Statement on Cheating & Plagiarism:  Cheating and plagiarism are violations of the University of Arizona Code of Academic Integrity ( and the Student Code of Conduct (, and carry penalties as severe as dismissal from the University.  While most students are aware of what constitutes cheating in the case of examinations, many are genuinely confused about what it means to “plagiarize” in writing a paper.  “Plagiarism” means representing the words or ideas of another as one's own.  Practically, what it means is that when you take a fact, an idea, or a passage of writing (a “quotation”) from the work of another author, you must provide an appropriate citation.  Sometimes the meaning of “take an idea” can be unclear.  Some ideas need not be cited: ideas that are in the public domain (that Tucson is very hot, for instance), well-established and generic ideas, like asserting that “Language is the fundamental behavior that differentiates human beings from their nearest primate relatives,” and folkloric or vernacular ideas:  “It has been said that in the American West, water flows uphill to money.”  If you use a fact, idea, or quotation from your reading, you must attribute it!  There are standard formats for such attribution, including lists of “References Cited,” which differ slightly from field to field.  American archaeology uses a citation format established by the journal American Antiquity and described in detail in the October 1992 issue (Volume 57, Number 4, pages 749-770), or available as a PDF document at the following URL:…; You must follow American Antiquity style guidelines for all written exercises in this course.  If you have any doubt about the meaning of plagiarism or how to define the boundary between legitimate information-sharing and outright cheating, you should consult with Dr. Soren at your earliest convenience and you should read the article, “Plagiarism: What it is and How to Recognize and Avoid it,” available at   Using the University of Arizona D2L system for your own promotional gain, such as affiliating for profit with cheat-sheet organizations designed to sell guidelines and notes to students, constitutes a violation of academic integrity and is considered grounds for dismissal from the class and the awarding of a failed grade.

General Problems
:  In the event of difficulties, or if you wish to discuss matters related to the course lectures or readings, you should not hesitate to contact Dr. Soren o directly by phone (621-5013) or e-mail (, and/or come to Room 321 on the third floor of the Haury Building during office hours or at other times by prearranged appointment.

For other calendars, dates, and deadlines see

Labor Day (no classes):  Monday,  September 5th

Quizzes September 26, October 24, November 18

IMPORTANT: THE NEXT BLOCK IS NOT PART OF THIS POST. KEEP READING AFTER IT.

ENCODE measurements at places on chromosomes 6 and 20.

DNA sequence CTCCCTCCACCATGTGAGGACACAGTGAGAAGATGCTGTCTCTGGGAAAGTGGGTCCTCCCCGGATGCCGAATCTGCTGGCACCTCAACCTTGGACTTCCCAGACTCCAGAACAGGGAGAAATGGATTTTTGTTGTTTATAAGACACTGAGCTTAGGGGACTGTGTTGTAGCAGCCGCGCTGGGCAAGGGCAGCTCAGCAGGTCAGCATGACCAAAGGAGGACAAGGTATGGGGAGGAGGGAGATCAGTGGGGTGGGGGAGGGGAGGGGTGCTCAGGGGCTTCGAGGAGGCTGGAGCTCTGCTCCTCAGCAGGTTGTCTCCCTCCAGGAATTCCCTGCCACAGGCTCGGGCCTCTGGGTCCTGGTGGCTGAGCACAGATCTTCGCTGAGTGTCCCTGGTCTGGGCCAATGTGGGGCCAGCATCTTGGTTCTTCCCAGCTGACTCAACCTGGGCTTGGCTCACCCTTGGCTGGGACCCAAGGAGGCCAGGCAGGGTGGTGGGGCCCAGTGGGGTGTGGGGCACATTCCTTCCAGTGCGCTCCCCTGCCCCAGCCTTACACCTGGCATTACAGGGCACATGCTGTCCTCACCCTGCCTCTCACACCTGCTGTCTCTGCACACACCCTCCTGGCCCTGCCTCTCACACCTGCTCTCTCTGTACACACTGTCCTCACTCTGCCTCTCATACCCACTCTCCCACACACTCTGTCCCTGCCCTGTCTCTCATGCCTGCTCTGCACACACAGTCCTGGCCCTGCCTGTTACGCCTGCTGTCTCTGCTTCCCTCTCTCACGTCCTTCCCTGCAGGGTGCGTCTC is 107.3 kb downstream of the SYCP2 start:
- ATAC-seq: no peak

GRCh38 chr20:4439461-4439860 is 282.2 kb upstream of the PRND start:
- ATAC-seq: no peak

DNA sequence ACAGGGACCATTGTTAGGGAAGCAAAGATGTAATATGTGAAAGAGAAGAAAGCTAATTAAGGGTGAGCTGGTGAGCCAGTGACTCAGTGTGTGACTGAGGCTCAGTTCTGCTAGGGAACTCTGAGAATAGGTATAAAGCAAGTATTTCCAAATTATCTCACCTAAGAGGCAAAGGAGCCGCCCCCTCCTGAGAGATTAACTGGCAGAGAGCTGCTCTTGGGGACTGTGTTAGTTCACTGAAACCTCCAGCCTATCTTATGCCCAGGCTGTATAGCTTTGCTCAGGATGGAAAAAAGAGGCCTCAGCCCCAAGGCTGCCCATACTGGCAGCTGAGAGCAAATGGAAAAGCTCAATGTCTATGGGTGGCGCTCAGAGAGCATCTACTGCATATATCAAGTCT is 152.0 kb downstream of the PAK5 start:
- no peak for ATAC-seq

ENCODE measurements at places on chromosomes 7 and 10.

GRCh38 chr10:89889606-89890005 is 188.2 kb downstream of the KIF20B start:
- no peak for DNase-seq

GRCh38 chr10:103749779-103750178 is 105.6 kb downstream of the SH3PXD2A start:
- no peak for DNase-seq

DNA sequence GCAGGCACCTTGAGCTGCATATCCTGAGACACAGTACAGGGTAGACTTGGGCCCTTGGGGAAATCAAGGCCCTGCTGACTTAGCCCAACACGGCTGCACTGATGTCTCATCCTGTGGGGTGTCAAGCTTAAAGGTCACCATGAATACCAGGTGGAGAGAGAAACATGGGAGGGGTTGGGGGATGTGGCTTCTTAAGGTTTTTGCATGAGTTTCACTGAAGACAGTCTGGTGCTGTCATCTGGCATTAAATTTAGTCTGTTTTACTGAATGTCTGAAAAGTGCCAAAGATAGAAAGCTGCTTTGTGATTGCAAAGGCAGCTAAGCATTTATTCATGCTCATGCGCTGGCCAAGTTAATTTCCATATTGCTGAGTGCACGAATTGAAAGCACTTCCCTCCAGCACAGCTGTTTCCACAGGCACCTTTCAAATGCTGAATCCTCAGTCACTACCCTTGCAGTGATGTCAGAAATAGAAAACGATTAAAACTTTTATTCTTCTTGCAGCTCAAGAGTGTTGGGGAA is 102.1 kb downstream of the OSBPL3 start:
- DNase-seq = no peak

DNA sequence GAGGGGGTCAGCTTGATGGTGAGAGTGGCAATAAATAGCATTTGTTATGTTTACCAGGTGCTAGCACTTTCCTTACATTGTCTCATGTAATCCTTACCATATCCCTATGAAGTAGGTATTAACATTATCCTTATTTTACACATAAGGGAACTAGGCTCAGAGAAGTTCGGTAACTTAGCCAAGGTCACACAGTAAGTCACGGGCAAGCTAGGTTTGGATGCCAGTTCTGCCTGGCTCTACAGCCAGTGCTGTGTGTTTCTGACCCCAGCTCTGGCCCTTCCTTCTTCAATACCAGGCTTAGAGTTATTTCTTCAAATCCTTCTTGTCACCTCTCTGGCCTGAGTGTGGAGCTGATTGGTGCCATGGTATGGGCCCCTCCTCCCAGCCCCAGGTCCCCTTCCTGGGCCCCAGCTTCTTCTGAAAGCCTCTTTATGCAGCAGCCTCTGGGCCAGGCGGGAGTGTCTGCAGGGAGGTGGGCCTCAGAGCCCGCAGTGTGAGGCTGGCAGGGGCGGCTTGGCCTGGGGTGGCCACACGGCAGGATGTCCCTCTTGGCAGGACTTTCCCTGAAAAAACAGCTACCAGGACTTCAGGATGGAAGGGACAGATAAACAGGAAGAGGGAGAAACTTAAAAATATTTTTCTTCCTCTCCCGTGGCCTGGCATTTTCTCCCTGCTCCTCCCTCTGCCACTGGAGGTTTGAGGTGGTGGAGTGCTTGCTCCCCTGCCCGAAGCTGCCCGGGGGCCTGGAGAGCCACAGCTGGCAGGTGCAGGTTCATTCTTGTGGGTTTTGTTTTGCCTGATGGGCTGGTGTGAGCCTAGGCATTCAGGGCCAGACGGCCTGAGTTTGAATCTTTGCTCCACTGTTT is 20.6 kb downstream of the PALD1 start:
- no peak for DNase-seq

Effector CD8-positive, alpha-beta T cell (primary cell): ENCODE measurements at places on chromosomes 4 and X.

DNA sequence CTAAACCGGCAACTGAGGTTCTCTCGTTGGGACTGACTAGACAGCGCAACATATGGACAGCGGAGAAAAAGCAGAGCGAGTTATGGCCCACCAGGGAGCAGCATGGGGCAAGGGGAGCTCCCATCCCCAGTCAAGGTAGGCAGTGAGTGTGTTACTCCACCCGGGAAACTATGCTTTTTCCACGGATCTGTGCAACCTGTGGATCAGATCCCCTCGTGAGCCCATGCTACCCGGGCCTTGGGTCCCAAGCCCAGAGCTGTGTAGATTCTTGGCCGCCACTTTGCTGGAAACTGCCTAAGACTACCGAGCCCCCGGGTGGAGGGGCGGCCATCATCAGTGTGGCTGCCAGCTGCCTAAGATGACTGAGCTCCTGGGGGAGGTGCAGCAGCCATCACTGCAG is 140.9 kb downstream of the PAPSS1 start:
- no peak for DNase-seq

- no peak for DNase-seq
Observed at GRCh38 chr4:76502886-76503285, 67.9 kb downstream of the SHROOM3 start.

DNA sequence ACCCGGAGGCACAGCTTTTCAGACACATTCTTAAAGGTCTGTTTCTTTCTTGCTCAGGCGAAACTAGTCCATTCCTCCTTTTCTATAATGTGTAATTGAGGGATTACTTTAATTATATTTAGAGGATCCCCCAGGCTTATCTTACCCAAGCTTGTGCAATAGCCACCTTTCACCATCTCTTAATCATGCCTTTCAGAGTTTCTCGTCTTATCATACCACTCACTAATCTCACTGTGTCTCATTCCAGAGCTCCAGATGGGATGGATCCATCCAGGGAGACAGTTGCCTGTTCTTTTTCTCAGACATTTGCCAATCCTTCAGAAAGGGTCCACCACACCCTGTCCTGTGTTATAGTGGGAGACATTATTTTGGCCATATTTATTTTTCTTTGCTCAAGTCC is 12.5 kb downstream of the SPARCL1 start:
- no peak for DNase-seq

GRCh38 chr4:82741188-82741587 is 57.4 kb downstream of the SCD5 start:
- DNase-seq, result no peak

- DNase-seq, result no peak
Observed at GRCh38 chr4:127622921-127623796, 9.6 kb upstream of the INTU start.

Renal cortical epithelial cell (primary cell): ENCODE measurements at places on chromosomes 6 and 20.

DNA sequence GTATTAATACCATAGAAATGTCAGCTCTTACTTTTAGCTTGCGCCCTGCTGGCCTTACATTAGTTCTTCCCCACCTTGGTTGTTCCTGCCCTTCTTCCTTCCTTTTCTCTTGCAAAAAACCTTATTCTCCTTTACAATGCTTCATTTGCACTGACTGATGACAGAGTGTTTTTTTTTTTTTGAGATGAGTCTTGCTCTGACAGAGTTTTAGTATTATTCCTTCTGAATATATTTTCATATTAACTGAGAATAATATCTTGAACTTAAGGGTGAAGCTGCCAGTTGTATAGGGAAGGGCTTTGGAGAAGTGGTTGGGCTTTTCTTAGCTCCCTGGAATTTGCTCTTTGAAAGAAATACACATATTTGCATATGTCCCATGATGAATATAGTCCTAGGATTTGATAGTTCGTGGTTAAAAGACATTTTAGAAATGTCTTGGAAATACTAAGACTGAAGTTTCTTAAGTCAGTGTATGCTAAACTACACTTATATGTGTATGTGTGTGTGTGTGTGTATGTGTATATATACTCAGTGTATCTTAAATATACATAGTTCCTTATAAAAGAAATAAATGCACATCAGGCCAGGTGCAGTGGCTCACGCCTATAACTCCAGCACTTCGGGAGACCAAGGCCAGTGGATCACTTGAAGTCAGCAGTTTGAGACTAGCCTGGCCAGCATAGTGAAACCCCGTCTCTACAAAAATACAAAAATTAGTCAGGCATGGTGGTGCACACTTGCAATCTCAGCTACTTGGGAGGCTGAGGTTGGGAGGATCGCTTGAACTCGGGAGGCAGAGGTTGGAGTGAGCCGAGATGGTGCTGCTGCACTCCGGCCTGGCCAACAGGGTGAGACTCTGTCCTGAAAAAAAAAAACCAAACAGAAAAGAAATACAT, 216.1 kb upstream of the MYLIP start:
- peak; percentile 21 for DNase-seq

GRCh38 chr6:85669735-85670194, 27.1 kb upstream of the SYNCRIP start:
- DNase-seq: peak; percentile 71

Midterm exams:  Monday,  October 3rd

Veterans’ Day (no classes):  Friday, 11 November

Thanksgiving Recess:  Thursday-Friday, 24-25 November

Last Day of Classes:  Wednesday, December 7

Final Exam: December 7, 9:00 to 9:50 AM, Haury Building, Room 215.  Do not schedule your departure from Tucson before 10:00 AM on Wednesday, December 7!  If you must leave Tucson earlier, drop the course today!



Aug 22    Introduction & Preview S & Y 1-30

Aug 24    Archaeology & Antiquarianism S & Y 31-54

Aug. 26 - Archaeology & Antiquarianism Part 2

Aug 29    Archaeology Today:  The Twelve Questions  S & Y 55-78

Aug 31   Science, Art, & Critical Thinking  Shipman 2005; Wise 19981

Sep 02    Culture & Adaptation:  Archaeology as Anthropology  SAA 2000A; Watkins 19991
Sep 07    The Variety of the Evidence:  What is “The Archaeological Record”?  S & Y 79-101; 141-163

Sep 09    Preservation of Archaeological Data: Formation Processes  S & Y 102-110

Sept 12 -  Case Study: Seismic Archaeology at Kourion, Cyprus with David Soren and Michael Schiffer & How to Combine Science & Archaeology

Sep 14    The Process of Archaeological Research S & Y 111-116

Sep 16   Data collection:  Reconnaissance & Survey  begin S & Y 116-140

Sep 19    Data collection:  Excavation I  finish S & Y 116-140

Sep 21    Data collection:  Excavation II  Read the following article:

Sep 23 - Case Study: Lugnano In Teverina, Umbria, Italy & Data Collection

Sep 26  Chronometry:  Absolute and Relative Time  S & Y 164-191

Sept 28 -Review in Class for the Midterm Examination

Sept 30- In-Class Jeopardy Contest - Preparation for Midterm Examination

Oct 03 - Midterm Examination

Oct 05 - Problems in Historical and Archaeological Chonometry & Chronology


Oct 07 Settlement Archaeology & Spatial Analysis S & Y 268-286                

Oct 10 Social Archaeology S & Y 287-321

Oct 12 Environmental Archaeology S & Y 222-249

Oct 14  Reconstructing Subsistence & Diet  S & Y 250-268

Oct 17  Technology, Typology & Classification S & Y 141-163

Oct 19  Trade, Exchange, and Power  S & Y 340-350

Oct 21  Cognitive Archaeology, Art, & Ceremonialism  Bednarik 1990

Oct 24  The Archaeology of People:  Individuals in Prehistory S & Y 192-221

Oct 26  Ethnoarchaeology &    Experimental Archaeology   S & Y 63-66
Oct 28  Explanation in Archaeology S & Y 322-339


Oct 31 Case Study: Winckelmann and the Historiography of Pompeii

Nov 02 - Guest Lecture by Gabriella Soto

Nov 04 - Case Study: Malaria Research & Plasmodium Falciparum

Nov. 07 Ancient Epidemics: Can Archaeology Unearth Ancient Diseases?

Nov 09 - Archaeology & The Movies: Indiana Jones to Documentaries

Nov 14 - Case Study:  Early Complex Societies  no assigned reading

Nov 16- Case Study: Filming Ancient Phoenician and Roman Carthage

Nov. 18 -Hydrology, Virtual Reality and Archaeology- Chianciano Terme

Nov. 20- Where Did It Come From? The Origins of Everyday Technology

Nov 28  Archaeology and the Public:  Who Owns the Past? S & Y 351-3893

Nov 30 - Reconstructing Ancient Roman Sacred and Domestic Architecture

Dec 02    World Archaeology & the Human Past; S & Y 389-400
Student Course Evaluations      

Dec 05 - Review session for the final examination on Dec 7

Dec 07 - Final Examination

NOTE:  This document is a course syllabus, not a legal contract.  As such, it is a good-faith outline of course requirements and expectations.  Note, however, that specific assignments, dates, deadlines, readings, and lecture topics are subject to alteration and emendation during the course of the semester.  While such changes will be announced in lectures, it is each student’s sole responsibility, especially in the event of absences, to ascertain whether or not such alterations have been made.

1 Available as .pdf posted in file folder under ADDITIONAL ON-LINE READINGS above.

2 Available as .pdf posted in file folder under ADDITIONAL ON-LINE READINGS above.

3 Read also Bruhns (2000); Cuno (2008); SAA (2000B); and Willems (2008), all posted as .pdf’s in ADDITIONAL ON-LINE READINGS section above.

IMPORTANT- Students are responsible to keep their examinations and quizzes until the end of the class. Any claims of unrecorded grades cannot be substantiated without the student providing the examinations or quizzes to the instructor. Examinations and students are counted at each exam and quiz to make sure no quizzes or examinations are missing.

IMPORTANT- Rescheduling for missed examinations or quizzes will only be done for documented university required excuses or for documented medical illnesses. Any other emergencies are not acceptable including going to weddings, attending family trips or previously booking travel. Students expecting to have examinations altered to accomodate their schedule should take another course.